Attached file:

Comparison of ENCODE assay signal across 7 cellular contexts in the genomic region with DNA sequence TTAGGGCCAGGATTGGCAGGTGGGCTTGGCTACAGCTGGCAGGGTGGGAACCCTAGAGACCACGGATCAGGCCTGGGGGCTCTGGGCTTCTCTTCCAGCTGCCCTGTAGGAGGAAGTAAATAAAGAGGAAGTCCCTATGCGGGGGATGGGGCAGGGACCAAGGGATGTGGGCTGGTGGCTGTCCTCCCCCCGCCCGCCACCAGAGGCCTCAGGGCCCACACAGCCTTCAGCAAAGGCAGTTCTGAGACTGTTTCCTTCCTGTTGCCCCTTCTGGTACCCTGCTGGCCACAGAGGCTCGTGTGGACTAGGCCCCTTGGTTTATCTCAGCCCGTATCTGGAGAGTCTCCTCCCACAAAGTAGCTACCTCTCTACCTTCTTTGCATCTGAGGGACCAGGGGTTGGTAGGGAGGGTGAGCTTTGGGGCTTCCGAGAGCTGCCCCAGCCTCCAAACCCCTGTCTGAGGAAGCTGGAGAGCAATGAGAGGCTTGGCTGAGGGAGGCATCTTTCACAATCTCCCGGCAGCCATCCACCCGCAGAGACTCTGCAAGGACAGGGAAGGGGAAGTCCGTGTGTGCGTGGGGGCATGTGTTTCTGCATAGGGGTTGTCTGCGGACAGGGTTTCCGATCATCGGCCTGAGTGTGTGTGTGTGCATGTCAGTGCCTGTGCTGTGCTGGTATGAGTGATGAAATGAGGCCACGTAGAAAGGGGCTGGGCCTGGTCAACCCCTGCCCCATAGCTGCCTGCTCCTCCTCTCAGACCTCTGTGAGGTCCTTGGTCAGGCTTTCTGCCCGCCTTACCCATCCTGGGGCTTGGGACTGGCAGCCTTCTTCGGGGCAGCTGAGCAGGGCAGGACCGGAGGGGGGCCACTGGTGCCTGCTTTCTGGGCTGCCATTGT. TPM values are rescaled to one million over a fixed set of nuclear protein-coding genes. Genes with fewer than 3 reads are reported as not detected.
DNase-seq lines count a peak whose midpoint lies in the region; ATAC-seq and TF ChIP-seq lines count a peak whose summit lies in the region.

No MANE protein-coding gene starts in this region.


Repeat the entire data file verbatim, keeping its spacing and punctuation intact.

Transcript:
Comparison of ENCODE assay signal across 7 cellular contexts in the genomic region with DNA sequence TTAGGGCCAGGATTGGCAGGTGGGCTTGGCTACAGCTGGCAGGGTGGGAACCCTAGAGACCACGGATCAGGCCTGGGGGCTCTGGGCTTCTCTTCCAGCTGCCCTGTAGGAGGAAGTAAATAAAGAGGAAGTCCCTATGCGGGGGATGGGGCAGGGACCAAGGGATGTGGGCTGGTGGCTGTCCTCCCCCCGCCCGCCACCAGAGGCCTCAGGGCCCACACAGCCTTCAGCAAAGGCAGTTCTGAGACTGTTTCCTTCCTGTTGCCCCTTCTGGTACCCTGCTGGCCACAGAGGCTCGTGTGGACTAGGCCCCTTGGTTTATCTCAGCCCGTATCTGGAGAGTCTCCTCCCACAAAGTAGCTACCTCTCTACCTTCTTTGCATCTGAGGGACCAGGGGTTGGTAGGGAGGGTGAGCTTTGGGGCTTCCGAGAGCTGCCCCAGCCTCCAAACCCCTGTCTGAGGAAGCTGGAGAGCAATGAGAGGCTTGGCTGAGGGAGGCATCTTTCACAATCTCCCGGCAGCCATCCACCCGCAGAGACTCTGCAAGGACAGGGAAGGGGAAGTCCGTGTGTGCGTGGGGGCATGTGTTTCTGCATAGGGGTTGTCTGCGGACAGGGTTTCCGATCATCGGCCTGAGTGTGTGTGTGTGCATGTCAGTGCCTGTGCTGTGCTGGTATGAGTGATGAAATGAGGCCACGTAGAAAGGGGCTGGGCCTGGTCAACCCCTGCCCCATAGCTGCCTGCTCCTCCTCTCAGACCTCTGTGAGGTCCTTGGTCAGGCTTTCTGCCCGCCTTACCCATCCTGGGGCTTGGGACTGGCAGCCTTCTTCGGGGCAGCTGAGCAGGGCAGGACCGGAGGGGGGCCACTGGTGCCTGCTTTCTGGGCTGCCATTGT. TPM values are rescaled to one million over a fixed set of nuclear protein-coding genes. Genes with fewer than 3 reads are reported as not detected.
DNase-seq lines count a peak whose midpoint lies in the region; ATAC-seq and TF ChIP-seq lines count a peak whose summit lies in the region.

No MANE protein-coding gene starts in this region.